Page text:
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A Translational Study of Vandetanib Treatment for Hepatocellular Carcinoma

Znati, Sami; (2022) A Translational Study of Vandetanib Treatment for Hepatocellular Carcinoma. Doctoral thesis (Ph.D), UCL (University College London). Green open access

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Background: Transarterial chemoembolisation (TACE) occludes tumour vascular supply and is administered to advanced hepatocellular carcinomas (HCC) with a 26 month median overall survival. The effect of vandetanib, which targets VEGFR-II to disrupt new vasculature, when loaded in TACE beads and delivered with and without radiotherapy was studied in preclinical models. Methods: Various 2D culture assays and 3D spheroids grown in Matrigel and RAFT systems were employed. Vandetanib titration measured dose-dependent lethality. Drug loading on TACE beads was quantified and elution was measured with fluorescence. Radiosensitisation was measured by 2-D clonogenic survival assay. Cell cycle arrest after radiation was studied with FACS. VEGFR-II expression of HCC cell lines was measured via western blot and the role of autophagy in vandetanib radiosensitisation was studied. Gapfilling invasion was measured following vandetanib and radiation. Serum samples from patients receiving vandetanib TACE were analysed with cross-correlation and PCA. Combined treatment outcomes were tested in vitro and in vivo. 3-D spheroids in matrigel were treated with vandetanib alone or with radiation. Tumour growth was measured in an immunocompetent mouse model under vandetanib, radiation and combination treatment. Results: In 2-D culture, an IC50 range of 2.7-83 μM was measured. Drug loading was found to be 0.92-1.66 μg per bead with complete elution in matrigel in <4 hours. Exposure-time dependent radiosensitisation by vandetanib was significant (p<0.05). Spheroids treated with radiation showed a cell cycle delay in G2/M. VEGFR-II expression was null in all HCC lines tested. Autophagic exhaustion was found in cells treated with both vandetanib and radiation. 2-D migration assays showed a dose-dependent reduction in migration after vandetanib treatment (p<0.05) and additive reduction in cells receiving combined treatment (p<0.05). Patient serum revealed inflammatory and vascular markers respond to TACE treatment. Significant (p<0.05) growth reduction was observed in 3-D spheroids treated with both 5 μM vandetanib and 4 Gy radiation compared to spheroids treated with 4 Gy radiation alone and 5 μM vandetanib alone. In 3-D spheroid co-culture with HCC and fibroblasts, combination treatment significantly reduced invasion over radiation (p<0.05) and vandetanib (p<0.0005). In animal models, HCC tumours experienced a growth delay with significant (3x2 Gy + VAN vs. 3x2 Gy p<0.005, 3x2 Gy vs. VAN p<0.0001) size reduction compared with control. Conclusion: The advantages of 3-D over 2-D models were demonstrated via direct comparisons. Markers of response to vandetanib TACE were identified in patient serum. Vandetanib inhibited spheroid growth and 3-D co-cultures of HCC and stromal cells were significantly inhibited by combined vandetanib and radiation. A reduction in tumour size was observed in vandetanib and radiation treated animals compared to controls, supporting vandetanib treatment of HCC.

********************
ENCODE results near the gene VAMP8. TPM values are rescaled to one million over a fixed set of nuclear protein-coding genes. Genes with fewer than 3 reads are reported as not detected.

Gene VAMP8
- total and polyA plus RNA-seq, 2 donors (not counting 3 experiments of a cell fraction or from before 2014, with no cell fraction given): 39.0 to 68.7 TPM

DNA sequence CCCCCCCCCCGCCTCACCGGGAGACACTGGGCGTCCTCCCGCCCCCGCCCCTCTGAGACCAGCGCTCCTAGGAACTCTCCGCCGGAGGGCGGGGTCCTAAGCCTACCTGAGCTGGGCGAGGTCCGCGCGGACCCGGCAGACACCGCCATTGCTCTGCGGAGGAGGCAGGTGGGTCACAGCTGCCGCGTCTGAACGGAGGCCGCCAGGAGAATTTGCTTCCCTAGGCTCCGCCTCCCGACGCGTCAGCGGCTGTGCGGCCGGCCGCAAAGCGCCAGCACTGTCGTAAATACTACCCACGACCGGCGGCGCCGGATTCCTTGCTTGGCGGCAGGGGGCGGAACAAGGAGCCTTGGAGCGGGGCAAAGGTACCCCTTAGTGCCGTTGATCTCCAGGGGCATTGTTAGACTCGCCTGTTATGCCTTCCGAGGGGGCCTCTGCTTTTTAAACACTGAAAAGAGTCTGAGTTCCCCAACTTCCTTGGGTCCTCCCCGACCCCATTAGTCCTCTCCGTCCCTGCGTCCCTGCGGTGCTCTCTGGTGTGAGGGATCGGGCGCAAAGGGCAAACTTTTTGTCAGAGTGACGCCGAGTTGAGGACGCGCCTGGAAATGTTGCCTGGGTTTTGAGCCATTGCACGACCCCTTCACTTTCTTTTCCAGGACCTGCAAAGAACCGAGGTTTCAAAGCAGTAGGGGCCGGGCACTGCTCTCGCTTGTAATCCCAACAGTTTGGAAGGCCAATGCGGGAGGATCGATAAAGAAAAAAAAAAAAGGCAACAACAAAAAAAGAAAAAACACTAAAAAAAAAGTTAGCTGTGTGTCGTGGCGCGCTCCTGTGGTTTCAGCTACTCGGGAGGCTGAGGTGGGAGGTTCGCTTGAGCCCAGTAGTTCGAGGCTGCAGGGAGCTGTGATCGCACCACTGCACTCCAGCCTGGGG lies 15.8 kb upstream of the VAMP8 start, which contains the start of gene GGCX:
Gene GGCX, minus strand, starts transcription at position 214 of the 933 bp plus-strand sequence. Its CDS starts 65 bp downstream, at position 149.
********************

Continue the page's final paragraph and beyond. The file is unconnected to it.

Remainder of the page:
Type: Thesis (Doctoral)
Qualification: Ph.D
Title: A Translational Study of Vandetanib Treatment for Hepatocellular Carcinoma
Open access status: An open access version is available from UCL Discovery
Language: English
Additional information: Copyright © The Author 2022. Original content in this thesis is licensed under the terms of the Creative Commons Attribution-NonCommercial 4.0 International (CC BY-NC 4.0) Licence (https://creativecommons.org/licenses/by-nc/4.0/). Any third-party copyright material present remains the property of its respective owner(s) and is licensed under its existing terms. Access may initially be restricted at the author’s request.
UCL classification: UCL > Provost and Vice Provost Offices > School of Life and Medical Sciences > Faculty of Medical Sciences
UCL > Provost and Vice Provost Offices > School of Life and Medical Sciences > Faculty of Medical Sciences > Cancer Institute
UCL > Provost and Vice Provost Offices > School of Life and Medical Sciences
URI: https://discovery.ucl.ac.uk/id/eprint/10146228
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